Porta Borsari, built on the original Roman street level, was called Porta Iovis because of its proximity to the temple of Jupiter, and renamed Borsari, in honor of those who in medieval times taxed goods passing through. The top level had a watch tower. Below the frieze, I could still read the Latin name, Colonia Augusta Nova Galliena, designating Verona in 265 B.C. a defense portal for Rome.

River Adige with snow-capped mountains in the distance
Photo: Ileana Johnson
The river Adige flooded Verona many times. Markers on many old building bear witness to various flood heights. Mile stone markers from Roman times were perfectly preserved on a couple of streets. The remains of a Roman theatre built in the first century A.D. still adorn the bank of the river Adige. On the opposite bank, huge pavers were clearly marked by the deep ruts made by the passage of Roman chariots. Large portions of the Roman walls that protected Verona Romana are still standing.

Ponte Pietra (the Stone Bridge) is the oldest, most austere bridge built across the river Adige in 89 B.C. when Verona was a Roman colony. The five-arch bridge, resembling a Roman aqueduct, was destroyed by serious floods, destroyed three times, repaired, and finally demolished by retreating Germans in 1945. It was restored in 1957 with many original stones salvaged from the river, in the same ancient architectural style.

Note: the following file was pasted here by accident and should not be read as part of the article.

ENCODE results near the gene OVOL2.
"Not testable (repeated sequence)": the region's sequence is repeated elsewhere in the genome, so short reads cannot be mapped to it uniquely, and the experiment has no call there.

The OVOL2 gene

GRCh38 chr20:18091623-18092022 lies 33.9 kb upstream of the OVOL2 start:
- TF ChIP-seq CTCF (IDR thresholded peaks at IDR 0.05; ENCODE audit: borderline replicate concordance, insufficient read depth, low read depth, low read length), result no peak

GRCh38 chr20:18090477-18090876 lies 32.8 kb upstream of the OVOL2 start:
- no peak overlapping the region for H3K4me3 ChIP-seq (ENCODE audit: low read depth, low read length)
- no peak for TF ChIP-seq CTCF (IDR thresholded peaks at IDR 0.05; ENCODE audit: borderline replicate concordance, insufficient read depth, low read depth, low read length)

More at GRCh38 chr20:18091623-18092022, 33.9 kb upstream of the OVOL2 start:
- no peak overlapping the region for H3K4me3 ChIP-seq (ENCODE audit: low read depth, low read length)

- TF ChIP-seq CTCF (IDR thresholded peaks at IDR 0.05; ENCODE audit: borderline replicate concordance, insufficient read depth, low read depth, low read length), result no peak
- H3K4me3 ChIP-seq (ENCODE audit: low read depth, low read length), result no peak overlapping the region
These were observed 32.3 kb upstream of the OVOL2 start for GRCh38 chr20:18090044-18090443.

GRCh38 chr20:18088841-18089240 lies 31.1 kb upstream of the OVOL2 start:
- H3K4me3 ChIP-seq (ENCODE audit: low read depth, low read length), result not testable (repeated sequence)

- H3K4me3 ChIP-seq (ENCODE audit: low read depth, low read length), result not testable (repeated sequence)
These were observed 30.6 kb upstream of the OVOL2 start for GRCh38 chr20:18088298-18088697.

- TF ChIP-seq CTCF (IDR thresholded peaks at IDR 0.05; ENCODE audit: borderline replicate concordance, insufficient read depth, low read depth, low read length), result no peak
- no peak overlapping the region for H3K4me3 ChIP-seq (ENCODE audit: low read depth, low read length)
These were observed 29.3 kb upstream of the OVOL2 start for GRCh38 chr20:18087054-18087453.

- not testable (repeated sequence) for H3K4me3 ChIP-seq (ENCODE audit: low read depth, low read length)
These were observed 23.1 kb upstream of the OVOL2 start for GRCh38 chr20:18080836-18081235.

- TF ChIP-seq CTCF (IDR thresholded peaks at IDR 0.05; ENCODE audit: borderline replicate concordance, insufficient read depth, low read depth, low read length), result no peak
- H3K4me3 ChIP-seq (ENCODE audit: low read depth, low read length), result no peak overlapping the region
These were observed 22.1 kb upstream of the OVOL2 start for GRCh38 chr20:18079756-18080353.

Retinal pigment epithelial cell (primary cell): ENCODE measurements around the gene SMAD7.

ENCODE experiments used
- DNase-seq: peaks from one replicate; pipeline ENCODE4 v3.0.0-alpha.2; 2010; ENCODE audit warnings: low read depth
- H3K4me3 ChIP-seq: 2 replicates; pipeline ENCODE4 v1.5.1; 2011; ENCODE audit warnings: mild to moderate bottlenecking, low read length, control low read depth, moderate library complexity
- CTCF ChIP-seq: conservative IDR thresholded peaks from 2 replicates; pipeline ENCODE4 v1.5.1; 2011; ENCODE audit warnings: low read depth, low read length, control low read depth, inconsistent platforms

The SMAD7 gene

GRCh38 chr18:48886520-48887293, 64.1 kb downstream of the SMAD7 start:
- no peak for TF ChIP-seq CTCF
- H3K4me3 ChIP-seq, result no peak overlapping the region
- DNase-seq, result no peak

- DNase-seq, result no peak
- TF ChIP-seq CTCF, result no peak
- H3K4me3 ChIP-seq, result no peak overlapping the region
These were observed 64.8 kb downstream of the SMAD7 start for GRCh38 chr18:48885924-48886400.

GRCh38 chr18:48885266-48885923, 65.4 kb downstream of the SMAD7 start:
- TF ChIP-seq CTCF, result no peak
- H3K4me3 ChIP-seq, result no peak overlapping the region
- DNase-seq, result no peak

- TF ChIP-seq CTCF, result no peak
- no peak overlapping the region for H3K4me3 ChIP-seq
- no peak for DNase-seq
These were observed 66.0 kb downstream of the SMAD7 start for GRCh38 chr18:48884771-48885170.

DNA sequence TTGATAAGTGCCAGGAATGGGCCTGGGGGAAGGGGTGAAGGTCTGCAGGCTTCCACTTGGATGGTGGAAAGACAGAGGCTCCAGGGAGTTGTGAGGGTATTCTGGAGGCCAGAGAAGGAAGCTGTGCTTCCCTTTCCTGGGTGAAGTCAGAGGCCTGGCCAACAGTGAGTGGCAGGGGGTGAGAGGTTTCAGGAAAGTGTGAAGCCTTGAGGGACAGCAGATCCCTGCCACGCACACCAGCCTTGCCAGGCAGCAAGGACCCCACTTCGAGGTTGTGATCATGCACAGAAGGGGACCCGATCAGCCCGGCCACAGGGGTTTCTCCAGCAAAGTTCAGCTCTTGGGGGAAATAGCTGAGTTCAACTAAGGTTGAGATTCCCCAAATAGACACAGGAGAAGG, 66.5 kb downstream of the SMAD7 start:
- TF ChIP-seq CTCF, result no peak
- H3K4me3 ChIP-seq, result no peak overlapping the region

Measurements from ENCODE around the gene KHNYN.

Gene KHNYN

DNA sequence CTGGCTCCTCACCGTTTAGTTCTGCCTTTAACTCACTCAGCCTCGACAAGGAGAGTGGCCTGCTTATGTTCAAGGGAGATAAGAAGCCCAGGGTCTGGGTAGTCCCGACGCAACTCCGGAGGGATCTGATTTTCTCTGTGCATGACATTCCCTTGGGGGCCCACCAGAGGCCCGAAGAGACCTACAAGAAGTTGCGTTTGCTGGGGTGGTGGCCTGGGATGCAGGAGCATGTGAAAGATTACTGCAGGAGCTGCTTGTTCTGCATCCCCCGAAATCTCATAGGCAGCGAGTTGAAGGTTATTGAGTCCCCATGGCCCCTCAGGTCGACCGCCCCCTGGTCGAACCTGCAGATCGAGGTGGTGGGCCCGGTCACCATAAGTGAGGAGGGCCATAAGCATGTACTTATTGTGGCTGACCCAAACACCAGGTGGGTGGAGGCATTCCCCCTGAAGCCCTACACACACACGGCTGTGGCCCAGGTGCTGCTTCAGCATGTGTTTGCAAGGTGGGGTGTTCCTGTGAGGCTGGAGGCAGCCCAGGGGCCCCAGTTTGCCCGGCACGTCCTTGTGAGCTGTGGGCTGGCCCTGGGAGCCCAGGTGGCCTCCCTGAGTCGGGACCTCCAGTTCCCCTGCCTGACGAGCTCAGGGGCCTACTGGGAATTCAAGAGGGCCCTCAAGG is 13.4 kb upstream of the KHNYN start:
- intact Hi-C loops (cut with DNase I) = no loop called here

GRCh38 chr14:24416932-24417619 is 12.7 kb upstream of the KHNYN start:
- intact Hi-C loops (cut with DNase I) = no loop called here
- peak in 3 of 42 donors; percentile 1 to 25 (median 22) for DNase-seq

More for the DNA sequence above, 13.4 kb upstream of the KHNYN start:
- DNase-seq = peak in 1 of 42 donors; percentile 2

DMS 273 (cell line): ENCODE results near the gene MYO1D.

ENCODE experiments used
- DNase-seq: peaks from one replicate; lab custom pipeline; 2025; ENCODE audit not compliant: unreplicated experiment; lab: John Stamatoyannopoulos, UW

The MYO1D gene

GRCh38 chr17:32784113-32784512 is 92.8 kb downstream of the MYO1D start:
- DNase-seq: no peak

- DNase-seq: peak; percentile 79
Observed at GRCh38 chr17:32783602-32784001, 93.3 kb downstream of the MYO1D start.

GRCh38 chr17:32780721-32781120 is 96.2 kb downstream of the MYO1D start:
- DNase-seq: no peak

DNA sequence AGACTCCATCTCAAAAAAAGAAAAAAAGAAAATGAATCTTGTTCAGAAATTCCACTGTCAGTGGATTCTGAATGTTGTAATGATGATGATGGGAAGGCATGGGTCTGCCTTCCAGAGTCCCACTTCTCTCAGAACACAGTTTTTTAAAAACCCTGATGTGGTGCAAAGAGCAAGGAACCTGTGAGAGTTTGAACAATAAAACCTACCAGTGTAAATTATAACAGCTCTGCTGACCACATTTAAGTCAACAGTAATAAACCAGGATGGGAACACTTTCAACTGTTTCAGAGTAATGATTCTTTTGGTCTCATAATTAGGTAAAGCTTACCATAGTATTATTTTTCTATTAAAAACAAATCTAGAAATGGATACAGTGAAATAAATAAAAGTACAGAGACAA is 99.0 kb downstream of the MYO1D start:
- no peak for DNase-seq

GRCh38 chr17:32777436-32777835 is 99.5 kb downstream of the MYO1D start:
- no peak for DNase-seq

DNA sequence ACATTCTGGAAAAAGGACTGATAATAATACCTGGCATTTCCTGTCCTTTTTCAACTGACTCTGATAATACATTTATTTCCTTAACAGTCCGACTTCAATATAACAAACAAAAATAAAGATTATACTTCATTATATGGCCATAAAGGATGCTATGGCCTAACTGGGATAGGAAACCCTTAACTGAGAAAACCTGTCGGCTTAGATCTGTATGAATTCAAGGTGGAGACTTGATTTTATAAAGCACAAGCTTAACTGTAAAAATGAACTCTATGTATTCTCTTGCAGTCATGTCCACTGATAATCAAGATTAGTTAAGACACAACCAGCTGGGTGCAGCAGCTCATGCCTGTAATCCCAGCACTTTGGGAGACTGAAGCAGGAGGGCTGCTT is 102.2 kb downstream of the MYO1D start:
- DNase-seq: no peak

Roman mile marker in Verona
Photo: Ileana Johnson
Another famous Roman landmark is the Gavi Arch built in the center of Postumia Way in the first century A.D. by the architect Lucio Vitruvio Cerdone, an apprentice to the famous Vitruvius. This magnificent arch, demolished for military reasons in 1805, was rebuilt next to Castelvecchio in 1932, stone by stone, in painstaking detail, following the original positioning from Via Cavour.

Vitruvius, the author of De Architetura (known today as The Ten Books of Architecture), a famous treatise dedicated to Emperor Augustus, defined his Vitruvian Man, the human body as the greatest work of art, later drawn by Leonardo da Vinci in a circle and a square, the “fundamental geometric patterns of the cosmic order.”

San Zeno in his resting place
Photo: Ileana Johnson